Her Bio from her site https://www.stephaniespray.com/about:
“I am a filmmaker, phonographer, and anthropologist whose work explores and exploits the poetics of everyday life. As Assistant Professor in the Department of Critical Media Practices at the University of Colorado Boulder, I teach practice-based courses in ethnographically inflected media-making, documentary, and media aesthetics. I have a PhD in Social Anthropology with Media from Harvard University, with a secondary field in Critical Media Practice; an MA in Religion from Harvard Divinity School, with a focus on the religions of South Asia; and a BA in the Study of Religion from Smith College.
My work is in the permanent collection of the Museum of Modern Art in New York, and has been screened nationally and internationally at the New York Film Festival, Toronto International Film Festival, Locarno International Film Festival, The Whitney Biennial, MoMA, the National Gallery, Vancouver International Film Festival, the Viennale, CPH:DOX, Rotterdam, AFI Fest, DocLisboa, DocAviv, Hamburg, Courtisane, BOZAR, Buenas Aires Film Festival, Anthology Film Archives, True/False, Maryland Film Festival, the Harvard Film Archive, Northwest Film Forum, Ann Arbor, DocPoint, Sehsüchte International Film Festival, the Himalayan Film Festival, The International Ethnographic Film Festival of Quebec, and Visual Anthropology Film Festival, among others. My work has been awarded numerous fellowships and grants, such as The Princess Grace Foundation’s Special Grant Project Award (2013–2014), The Princess Grace Graduate Film Scholarship (2012–2013), a Climber-Scientist Small Grant Award from USAID (2013), Fulbright-Hays DDRA (2011), SSRC-IDRF (2010), Fulbright-IIE (2001–2002), and Film Study Center Fellowships at Harvard University (2015, 2014, 2013, 2012, 2011, 2010, 2009, 2008).
In 1999, I began studying music, religion and languages in Nepal, and thereafter spent copious amounts of time practicing the art of “wandering” (dulna jāne) with a community of itinerant musicians called the Gandharva (also known as the Gāine). With this community, I made several film and video works in Nepal, including Kāle and Kāle (2007), Monsoon-Reflections (2008), Untitled (bed) (2009), As Long as There’s Breath (2009), Untitled (2010) and MANAKAMANA (with Pacho Velez, 2013), which won a Golden Leopard at the Locarno Film Festival, among other awards. These films are distributed by Cinema Guild in the United States, with distribution of select films by Films We Like (Canada, theatrical), Dog Woof (UK, theatrical), Arsenal (Germany, theatrical), Gnome (Japan, theatrical), DocAlliance (Europe, online), LaOla Cine (Mexico, theatrical), and Sundance Channel (Netherlands, online). My sound projects Blue Sky, White River and Dead Ice were exhibited at the Whitney Biennial, the Viennale, and installed at the 2011 United Nations Climate Change Conference (COP17) in Durban.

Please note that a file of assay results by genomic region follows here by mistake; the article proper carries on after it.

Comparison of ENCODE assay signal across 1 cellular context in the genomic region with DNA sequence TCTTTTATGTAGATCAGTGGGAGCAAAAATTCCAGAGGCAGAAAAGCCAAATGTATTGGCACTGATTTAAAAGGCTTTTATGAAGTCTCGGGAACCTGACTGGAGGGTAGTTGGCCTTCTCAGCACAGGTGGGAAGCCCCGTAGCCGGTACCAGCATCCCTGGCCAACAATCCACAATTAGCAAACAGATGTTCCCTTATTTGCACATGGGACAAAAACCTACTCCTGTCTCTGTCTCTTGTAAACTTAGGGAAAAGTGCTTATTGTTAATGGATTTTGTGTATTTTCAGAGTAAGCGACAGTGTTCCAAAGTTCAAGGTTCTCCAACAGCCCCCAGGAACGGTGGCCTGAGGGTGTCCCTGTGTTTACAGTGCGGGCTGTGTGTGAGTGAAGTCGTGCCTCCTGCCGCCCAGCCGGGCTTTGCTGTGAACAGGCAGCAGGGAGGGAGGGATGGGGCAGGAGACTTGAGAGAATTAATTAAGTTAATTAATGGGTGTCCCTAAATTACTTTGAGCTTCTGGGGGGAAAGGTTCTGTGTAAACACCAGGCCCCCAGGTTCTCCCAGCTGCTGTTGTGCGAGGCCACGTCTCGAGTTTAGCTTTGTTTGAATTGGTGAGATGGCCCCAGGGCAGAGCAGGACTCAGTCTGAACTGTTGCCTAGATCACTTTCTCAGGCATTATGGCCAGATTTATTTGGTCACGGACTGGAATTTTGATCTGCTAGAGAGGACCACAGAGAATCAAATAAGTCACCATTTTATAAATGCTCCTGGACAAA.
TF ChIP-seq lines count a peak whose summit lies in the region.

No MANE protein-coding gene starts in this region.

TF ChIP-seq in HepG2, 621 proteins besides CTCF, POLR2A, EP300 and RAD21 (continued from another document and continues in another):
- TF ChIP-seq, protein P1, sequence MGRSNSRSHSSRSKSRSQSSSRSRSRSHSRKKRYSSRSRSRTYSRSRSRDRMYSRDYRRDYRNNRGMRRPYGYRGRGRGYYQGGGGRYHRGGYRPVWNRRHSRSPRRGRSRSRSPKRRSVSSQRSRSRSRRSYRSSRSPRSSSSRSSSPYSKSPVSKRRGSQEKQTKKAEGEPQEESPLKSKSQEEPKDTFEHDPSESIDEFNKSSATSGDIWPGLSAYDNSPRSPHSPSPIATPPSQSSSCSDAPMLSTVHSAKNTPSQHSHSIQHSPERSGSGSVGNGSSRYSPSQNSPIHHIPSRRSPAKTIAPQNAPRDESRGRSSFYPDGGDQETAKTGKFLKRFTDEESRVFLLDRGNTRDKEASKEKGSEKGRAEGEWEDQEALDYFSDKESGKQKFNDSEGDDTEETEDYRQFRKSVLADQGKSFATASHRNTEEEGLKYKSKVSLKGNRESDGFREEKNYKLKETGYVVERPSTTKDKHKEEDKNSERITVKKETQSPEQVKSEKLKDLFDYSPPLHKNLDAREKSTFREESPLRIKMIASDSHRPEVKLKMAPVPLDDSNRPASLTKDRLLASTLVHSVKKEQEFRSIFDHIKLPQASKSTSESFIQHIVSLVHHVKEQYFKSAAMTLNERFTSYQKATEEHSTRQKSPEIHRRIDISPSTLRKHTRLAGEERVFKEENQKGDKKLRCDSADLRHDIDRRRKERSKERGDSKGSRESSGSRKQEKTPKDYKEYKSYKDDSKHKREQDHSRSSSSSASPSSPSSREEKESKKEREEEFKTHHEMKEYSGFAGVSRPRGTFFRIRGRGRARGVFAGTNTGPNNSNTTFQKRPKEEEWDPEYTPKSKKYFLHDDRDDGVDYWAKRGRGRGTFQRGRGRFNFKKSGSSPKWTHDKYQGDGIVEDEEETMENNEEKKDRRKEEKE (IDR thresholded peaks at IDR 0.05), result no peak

The past few years I have been making work related to climate change, the environment, and scientific research. I am currently in post-production for a feature-length film called The Immortals, which I shot over ten weeks at sea aboard the JOIDES Resolution, a scientific drilling ship, with scientists and crew members for Expedition 363, in the Western Pacific Warm Pool. This film was supported by the International Ocean Discovery Program with NSF funding and has an expected release of summer 2018. I am also editing a short film entitled Bungadyo, a film shot on 16mm film in Bungamati, Nepal two months after the earthquake of 2015, and have a new film in preproduction in Chile.”